In some cases, the set of boundary conditions may include, but is not limited to, a specification of a product, the product being a blend of a plurality of blending components; an available amount of each of the blending components; and relevant properties of each of the blending components.

In some cases, the optimization target may include an optimization of an objective function configured to: reduce a total cost of all the blending components to be used; increase a total profit of all the products together; reduce a total remaining mass balance of each blending component; and increase throughput of at least one of the products.

[Overall of System and Method]

Some embodiments of the system and method are directed to the blending optimization, to find optimal blend recipes that change significantly less often than in the current practice, thereby leading to a large reduction in execution time and operation cost. Some embodiments of the system and method can be used for optimizing blend recipes alone or in combination with predicting the quality of target products for process industrial plants, including tank farm and terminal operations' management.

In some embodiments, a recipe optimizer can be used alone as an off-line blending calculator for predicting quality of a target product. Typical examples of the target product may include, but are not limited to, target or final oil products such as gasoline, diesel, fuel oil, etc. and then optimizing the blending recipe for process industrial plants, including tank farm and terminal operations' management. In some embodiments, the recipe optimizer can use hybrid genetic algorithms (HGA) as the global optimization solver to optimize the product oil blending recipe without requiring entering an initial recipe ratio. In some cases, the recipe optimization formulation can be formed by using oil blending property rules and mass balance rules as constraints and a set of optimization targets to realize different optimal targets, such as operation costs and execution times. The recipe optimizer is a system which can support both in-line blending and batch blending.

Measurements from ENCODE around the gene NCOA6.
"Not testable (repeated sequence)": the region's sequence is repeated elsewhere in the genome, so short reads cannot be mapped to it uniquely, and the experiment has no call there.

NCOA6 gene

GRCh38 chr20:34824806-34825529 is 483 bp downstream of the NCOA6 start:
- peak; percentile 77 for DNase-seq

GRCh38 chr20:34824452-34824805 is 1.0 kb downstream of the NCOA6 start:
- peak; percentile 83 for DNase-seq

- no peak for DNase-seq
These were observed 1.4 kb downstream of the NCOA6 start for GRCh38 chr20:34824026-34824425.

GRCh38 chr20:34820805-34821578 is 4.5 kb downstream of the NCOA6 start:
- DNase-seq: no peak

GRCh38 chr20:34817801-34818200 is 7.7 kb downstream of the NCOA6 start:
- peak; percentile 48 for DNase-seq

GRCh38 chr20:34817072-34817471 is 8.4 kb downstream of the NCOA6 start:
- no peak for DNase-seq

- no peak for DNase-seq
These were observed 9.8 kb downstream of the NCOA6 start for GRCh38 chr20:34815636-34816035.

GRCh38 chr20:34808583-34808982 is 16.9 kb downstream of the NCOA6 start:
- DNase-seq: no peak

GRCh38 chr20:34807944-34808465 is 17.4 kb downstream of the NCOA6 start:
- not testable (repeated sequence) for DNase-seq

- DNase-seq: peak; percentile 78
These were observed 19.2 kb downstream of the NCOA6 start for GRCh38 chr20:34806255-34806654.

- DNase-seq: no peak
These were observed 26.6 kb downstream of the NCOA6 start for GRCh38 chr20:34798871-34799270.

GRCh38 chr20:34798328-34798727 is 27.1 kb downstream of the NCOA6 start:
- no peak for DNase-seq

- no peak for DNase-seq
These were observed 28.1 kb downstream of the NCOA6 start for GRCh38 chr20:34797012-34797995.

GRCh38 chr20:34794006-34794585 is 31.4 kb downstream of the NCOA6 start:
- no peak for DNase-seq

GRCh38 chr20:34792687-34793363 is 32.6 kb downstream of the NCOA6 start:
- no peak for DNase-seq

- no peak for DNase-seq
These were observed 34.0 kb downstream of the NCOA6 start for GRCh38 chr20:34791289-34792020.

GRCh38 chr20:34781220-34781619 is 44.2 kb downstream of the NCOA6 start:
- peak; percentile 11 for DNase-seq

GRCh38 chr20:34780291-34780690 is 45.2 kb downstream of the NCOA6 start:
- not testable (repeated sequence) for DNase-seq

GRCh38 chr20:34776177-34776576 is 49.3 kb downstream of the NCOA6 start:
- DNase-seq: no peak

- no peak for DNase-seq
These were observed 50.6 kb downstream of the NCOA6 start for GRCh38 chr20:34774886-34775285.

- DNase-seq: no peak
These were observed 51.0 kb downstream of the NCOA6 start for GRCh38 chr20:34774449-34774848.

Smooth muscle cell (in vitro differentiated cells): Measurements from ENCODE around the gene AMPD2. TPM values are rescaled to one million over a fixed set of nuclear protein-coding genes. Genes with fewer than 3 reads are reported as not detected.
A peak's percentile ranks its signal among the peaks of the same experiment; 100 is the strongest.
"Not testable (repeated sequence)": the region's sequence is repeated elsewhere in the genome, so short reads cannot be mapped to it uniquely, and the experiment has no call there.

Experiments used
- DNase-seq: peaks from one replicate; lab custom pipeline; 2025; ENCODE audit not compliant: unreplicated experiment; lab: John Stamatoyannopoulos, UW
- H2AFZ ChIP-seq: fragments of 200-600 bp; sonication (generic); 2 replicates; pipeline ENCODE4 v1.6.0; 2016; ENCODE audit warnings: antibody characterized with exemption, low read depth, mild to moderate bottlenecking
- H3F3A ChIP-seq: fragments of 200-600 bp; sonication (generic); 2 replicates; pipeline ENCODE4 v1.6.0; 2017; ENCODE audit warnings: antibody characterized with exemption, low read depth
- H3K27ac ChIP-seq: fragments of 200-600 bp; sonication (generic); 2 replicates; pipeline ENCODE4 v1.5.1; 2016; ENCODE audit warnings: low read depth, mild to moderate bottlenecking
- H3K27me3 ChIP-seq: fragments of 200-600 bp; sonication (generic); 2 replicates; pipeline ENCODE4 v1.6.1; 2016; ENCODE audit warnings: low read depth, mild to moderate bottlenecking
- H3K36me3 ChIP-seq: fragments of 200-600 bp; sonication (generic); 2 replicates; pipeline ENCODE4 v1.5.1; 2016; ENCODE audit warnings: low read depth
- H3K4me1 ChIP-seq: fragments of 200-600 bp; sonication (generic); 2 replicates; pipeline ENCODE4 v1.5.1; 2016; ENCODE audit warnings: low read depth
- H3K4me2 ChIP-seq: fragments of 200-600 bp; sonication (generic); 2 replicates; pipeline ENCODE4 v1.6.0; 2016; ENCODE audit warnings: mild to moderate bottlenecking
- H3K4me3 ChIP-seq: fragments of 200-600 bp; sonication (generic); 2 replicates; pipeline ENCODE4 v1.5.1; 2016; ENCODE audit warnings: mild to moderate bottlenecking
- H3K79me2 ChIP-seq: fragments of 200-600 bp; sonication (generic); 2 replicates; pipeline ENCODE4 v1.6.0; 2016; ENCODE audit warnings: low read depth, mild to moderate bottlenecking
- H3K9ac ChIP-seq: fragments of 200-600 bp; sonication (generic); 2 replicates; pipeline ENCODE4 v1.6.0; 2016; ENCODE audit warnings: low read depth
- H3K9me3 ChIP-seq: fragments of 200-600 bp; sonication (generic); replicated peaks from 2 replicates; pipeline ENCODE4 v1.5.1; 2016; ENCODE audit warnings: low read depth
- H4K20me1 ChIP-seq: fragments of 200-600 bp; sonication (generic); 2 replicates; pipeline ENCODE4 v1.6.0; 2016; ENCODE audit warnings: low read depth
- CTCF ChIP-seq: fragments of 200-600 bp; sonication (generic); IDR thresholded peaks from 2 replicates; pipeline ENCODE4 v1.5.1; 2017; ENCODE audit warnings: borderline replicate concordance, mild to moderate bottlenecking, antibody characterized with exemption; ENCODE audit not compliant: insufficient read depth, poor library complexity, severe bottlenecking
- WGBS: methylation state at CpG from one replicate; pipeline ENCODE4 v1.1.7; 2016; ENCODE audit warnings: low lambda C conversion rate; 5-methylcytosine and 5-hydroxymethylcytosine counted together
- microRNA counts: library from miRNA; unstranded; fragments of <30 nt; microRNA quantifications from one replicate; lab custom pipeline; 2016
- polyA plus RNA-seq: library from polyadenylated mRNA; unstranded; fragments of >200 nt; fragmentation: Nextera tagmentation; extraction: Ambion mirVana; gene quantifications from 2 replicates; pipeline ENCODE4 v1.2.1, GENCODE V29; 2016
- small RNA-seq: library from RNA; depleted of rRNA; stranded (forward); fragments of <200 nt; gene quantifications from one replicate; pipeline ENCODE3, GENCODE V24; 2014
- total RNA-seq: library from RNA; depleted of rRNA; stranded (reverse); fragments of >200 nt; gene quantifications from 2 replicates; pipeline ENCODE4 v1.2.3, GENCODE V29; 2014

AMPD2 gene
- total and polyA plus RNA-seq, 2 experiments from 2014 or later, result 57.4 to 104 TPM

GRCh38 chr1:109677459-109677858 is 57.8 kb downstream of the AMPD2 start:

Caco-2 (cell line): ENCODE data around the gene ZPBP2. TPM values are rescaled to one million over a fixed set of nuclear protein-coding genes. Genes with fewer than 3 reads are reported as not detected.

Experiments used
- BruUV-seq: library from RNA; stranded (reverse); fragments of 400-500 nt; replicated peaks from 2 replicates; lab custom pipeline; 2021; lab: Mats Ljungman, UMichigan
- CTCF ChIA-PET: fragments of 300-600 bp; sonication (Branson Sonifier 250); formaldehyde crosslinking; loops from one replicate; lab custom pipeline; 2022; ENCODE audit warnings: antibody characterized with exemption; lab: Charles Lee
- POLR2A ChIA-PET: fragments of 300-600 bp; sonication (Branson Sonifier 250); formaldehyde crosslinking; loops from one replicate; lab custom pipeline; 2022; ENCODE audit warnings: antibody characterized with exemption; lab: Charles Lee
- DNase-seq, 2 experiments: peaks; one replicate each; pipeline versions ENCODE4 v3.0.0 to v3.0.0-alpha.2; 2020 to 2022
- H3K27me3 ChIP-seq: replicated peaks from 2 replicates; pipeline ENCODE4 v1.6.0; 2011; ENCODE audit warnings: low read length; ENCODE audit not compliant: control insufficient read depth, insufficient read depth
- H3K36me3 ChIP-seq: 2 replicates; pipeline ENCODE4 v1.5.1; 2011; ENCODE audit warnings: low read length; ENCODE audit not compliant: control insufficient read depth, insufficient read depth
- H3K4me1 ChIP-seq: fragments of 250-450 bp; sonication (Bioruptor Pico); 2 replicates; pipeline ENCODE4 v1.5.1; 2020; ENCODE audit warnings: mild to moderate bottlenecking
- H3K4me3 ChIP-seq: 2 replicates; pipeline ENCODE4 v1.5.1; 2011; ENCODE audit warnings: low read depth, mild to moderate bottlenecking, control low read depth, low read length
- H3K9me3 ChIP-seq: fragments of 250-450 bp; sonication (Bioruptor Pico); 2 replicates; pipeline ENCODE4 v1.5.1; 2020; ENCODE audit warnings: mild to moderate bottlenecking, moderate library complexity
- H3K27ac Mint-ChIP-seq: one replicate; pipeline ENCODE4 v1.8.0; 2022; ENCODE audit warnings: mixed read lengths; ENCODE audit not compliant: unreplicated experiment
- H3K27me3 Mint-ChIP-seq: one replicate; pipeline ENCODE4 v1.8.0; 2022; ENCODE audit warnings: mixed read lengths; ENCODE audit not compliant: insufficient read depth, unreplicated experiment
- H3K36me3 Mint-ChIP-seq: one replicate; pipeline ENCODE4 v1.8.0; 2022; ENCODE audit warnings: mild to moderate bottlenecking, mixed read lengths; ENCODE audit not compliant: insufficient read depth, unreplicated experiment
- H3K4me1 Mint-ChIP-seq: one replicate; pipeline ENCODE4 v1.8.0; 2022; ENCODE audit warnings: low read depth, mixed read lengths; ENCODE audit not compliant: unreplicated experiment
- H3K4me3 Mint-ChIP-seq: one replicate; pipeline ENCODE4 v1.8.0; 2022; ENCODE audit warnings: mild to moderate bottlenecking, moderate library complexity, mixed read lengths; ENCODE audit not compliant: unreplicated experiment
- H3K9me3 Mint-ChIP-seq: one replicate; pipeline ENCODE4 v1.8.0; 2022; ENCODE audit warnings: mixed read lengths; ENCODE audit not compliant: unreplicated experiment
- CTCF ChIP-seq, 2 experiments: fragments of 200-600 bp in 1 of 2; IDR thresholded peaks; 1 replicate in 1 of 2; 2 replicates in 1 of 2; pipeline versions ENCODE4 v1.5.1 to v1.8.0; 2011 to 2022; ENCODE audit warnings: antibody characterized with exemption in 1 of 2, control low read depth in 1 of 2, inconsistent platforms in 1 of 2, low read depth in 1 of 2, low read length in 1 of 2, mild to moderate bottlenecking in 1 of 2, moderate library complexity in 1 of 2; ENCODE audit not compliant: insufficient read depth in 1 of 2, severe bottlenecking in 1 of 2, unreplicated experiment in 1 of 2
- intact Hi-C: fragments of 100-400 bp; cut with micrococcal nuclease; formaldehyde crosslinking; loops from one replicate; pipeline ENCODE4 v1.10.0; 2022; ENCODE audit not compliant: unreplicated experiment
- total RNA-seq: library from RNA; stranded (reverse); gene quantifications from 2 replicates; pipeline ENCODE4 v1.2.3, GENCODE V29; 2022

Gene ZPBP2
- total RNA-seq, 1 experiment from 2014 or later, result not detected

Some embodiments of the recipe optimization system will allow users to foresee or predict the quality of each target product by utilizing the component property, blending ratio, heel product in target tank and follow oil blending rules, and then to further optimize the component blending ratio according to specified optimization targets. Furthermore, compared with other optimization method used for oil blending, which rely on a given set of initial recipe ratios, some embodiments will provide a global optimization method for oil blending by using a hybrid genetic algorithm search method that does not require any human input to provide the initial recipe ratio.